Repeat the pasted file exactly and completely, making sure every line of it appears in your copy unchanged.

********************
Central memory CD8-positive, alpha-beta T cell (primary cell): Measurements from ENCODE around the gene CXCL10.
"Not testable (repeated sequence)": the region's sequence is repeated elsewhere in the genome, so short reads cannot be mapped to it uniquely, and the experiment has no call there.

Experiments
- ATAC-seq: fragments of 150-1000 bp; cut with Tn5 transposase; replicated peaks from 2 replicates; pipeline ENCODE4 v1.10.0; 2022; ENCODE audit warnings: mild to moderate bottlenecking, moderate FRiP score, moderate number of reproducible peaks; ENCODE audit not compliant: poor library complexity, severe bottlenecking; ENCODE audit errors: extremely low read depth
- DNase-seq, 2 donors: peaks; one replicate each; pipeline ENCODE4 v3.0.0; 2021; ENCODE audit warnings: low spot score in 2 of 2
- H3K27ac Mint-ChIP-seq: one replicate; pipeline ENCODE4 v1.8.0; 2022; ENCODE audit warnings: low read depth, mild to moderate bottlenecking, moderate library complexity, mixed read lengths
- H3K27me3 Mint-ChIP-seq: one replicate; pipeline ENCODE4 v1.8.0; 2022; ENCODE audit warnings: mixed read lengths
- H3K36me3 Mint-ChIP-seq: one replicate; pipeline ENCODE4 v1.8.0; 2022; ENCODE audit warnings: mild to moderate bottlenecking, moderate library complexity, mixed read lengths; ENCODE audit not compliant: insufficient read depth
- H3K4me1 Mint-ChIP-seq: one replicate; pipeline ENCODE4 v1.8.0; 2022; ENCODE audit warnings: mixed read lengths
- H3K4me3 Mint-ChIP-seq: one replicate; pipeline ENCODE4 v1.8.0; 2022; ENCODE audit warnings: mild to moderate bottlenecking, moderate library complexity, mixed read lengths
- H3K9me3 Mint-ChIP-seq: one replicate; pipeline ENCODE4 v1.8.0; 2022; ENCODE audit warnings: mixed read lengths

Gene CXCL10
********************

Central memory CD8-positive, alpha-beta T cell (primary cell): Measurements from ENCODE around the gene CXCL10.
"Not testable (repeated sequence)": the region's sequence is repeated elsewhere in the genome, so short reads cannot be mapped to it uniquely, and the experiment has no call there.

Experiments
- ATAC-seq: fragments of 150-1000 bp; cut with Tn5 transposase; replicated peaks from 2 replicates; pipeline ENCODE4 v1.10.0; 2022; ENCODE audit warnings: mild to moderate bottlenecking, moderate FRiP score, moderate number of reproducible peaks; ENCODE audit not compliant: poor library complexity, severe bottlenecking; ENCODE audit errors: extremely low read depth
- DNase-seq, 2 donors: peaks; one replicate each; pipeline ENCODE4 v3.0.0; 2021; ENCODE audit warnings: low spot score in 2 of 2
- H3K27ac Mint-ChIP-seq: one replicate; pipeline ENCODE4 v1.8.0; 2022; ENCODE audit warnings: low read depth, mild to moderate bottlenecking, moderate library complexity, mixed read lengths
- H3K27me3 Mint-ChIP-seq: one replicate; pipeline ENCODE4 v1.8.0; 2022; ENCODE audit warnings: mixed read lengths
- H3K36me3 Mint-ChIP-seq: one replicate; pipeline ENCODE4 v1.8.0; 2022; ENCODE audit warnings: mild to moderate bottlenecking, moderate library complexity, mixed read lengths; ENCODE audit not compliant: insufficient read depth
- H3K4me1 Mint-ChIP-seq: one replicate; pipeline ENCODE4 v1.8.0; 2022; ENCODE audit warnings: mixed read lengths
- H3K4me3 Mint-ChIP-seq: one replicate; pipeline ENCODE4 v1.8.0; 2022; ENCODE audit warnings: mild to moderate bottlenecking, moderate library complexity, mixed read lengths
- H3K9me3 Mint-ChIP-seq: one replicate; pipeline ENCODE4 v1.8.0; 2022; ENCODE audit warnings: mixed read lengths

Gene CXCL10